During the 1980s, capital account liberalisation came to be seen as an essential, and even inevitable, step on the path to economic development, analogous to the earlier reductions in barriers to international trade in goods and services. But the financial crises that erupted during the 1990s in the Nordic countries, east Asia, Russia, and Latin America - which were often associated with periods of rapid liberalisation of the domestic financial system and the opening up of the capital account - prompted some commentators to go so far as to suggest that open capital markets could actually be detrimental to economic development. I think this assessment is simplistic. Instead, the episodes of instability that often occurred as capital accounts were liberalised during the 1990s warn us that we must consider the quality of a country's institutions and how they need to change in order to manage a complex transformation to free international financial transactions that ultimately can lead to major improvements in a country's economic efficiency. And the characteristics that seem to matter most are those related to the execution of enforceable contracts and those that ensure clear property rights and the integrity of the associated legal processes.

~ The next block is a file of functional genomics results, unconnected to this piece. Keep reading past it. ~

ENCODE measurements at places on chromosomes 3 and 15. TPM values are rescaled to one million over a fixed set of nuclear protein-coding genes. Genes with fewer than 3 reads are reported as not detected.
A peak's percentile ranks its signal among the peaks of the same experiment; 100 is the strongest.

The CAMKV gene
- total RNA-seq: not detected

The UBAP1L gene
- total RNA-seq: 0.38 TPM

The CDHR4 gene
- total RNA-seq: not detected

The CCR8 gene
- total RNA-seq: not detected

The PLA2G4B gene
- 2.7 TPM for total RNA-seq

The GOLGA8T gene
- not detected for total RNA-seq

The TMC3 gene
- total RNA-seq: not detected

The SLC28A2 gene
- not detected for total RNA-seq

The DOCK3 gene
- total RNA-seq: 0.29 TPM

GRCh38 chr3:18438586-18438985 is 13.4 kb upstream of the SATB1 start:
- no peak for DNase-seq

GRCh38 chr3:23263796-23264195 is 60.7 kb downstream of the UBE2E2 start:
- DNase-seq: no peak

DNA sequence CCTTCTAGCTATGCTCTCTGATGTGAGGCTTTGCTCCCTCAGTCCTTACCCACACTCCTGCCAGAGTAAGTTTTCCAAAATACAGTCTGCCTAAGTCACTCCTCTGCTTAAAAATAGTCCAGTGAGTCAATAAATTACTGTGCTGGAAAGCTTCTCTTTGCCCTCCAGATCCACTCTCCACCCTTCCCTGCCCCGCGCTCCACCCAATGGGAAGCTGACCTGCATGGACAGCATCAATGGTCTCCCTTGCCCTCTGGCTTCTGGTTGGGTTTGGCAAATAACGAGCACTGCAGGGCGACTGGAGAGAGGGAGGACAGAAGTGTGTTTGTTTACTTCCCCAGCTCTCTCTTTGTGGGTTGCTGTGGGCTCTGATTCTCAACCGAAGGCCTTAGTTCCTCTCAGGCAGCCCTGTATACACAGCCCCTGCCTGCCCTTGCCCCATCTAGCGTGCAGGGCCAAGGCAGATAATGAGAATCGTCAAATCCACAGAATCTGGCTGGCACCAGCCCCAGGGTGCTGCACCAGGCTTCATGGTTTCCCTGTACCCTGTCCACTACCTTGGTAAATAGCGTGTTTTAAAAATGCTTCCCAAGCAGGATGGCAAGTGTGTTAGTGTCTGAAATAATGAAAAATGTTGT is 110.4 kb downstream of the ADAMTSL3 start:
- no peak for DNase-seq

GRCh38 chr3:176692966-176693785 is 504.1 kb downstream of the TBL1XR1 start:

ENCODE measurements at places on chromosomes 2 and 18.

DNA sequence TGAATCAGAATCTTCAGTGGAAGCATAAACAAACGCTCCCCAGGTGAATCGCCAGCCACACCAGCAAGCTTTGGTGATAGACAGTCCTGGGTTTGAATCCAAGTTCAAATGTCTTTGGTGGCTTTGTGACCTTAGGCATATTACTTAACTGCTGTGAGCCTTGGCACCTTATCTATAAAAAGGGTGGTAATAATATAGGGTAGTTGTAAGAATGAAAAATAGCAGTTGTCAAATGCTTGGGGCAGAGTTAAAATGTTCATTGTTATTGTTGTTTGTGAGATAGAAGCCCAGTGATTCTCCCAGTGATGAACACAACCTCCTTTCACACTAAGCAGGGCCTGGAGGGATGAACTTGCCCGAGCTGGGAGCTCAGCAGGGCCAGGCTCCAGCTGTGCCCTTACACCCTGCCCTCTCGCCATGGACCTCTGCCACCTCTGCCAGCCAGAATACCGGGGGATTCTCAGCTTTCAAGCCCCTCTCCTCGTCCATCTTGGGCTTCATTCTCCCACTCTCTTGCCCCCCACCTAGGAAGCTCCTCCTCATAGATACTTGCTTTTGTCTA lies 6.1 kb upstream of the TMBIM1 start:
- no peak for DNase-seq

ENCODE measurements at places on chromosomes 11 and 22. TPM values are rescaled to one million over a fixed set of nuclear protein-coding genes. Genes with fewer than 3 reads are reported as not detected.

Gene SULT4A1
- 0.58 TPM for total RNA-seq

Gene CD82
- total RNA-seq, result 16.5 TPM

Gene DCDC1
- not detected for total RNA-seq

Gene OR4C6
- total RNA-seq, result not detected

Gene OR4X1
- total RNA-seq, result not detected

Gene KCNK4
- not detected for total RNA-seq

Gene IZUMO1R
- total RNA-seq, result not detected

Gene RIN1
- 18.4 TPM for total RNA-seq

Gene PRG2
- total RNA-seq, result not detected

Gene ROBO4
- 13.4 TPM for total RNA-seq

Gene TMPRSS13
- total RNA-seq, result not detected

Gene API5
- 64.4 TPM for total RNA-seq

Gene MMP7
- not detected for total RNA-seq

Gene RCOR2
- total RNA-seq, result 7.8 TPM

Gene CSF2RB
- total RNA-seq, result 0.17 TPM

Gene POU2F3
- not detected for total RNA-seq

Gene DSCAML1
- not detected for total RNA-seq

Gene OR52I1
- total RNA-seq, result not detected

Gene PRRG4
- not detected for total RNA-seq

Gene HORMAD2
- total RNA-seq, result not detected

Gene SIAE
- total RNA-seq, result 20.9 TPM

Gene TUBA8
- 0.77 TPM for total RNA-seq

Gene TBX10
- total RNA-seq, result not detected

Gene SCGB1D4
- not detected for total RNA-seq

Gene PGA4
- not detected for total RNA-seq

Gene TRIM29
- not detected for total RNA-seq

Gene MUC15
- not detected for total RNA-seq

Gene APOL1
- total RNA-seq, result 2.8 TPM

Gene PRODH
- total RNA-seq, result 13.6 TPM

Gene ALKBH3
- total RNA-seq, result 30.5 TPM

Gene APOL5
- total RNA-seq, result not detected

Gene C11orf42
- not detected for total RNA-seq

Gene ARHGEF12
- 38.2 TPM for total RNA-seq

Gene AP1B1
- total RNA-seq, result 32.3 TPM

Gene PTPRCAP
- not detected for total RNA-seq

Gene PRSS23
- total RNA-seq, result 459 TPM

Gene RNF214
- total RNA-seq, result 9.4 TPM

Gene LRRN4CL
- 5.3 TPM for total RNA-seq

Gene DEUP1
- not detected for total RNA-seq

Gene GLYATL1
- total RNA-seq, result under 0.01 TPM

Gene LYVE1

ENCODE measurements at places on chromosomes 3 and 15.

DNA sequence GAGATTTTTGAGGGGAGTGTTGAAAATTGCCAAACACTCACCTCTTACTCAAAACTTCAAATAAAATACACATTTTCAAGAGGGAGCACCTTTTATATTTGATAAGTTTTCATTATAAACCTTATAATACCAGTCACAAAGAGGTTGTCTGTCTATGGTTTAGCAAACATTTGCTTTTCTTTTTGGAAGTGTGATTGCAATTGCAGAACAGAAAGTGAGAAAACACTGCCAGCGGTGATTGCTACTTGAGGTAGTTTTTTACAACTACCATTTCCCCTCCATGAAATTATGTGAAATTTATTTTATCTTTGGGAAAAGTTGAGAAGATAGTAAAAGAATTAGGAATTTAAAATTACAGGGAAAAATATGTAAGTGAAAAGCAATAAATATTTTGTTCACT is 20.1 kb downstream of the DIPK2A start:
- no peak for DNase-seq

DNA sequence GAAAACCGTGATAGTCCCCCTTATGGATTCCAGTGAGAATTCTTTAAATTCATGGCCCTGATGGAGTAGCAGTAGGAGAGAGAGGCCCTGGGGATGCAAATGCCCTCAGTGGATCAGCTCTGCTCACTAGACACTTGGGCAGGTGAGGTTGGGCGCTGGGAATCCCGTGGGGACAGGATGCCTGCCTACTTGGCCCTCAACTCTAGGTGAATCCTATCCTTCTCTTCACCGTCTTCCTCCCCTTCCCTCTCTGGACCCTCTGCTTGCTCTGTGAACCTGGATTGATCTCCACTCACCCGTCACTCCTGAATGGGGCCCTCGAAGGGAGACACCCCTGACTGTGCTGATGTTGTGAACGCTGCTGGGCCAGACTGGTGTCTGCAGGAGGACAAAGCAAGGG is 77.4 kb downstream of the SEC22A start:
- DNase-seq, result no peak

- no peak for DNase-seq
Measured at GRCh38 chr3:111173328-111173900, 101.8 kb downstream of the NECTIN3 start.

New Financial Products
The global financial system of today is vastly more accessible by companies and households than it was twenty years ago, or even a decade ago. The financial marketplace offers greatly enhanced risk management properties, particularly for credit risk pools. For example, over the past five years the trade in credit risk transfer instruments, such as credit default swaps and asset-backed securities, has made possible the sharing of credit risks among often geographically dispersed firms and households on a scale never witnessed before. Both the scope and scale of involvement of non-financial companies and households in cross-border financial transactions are unprecedented.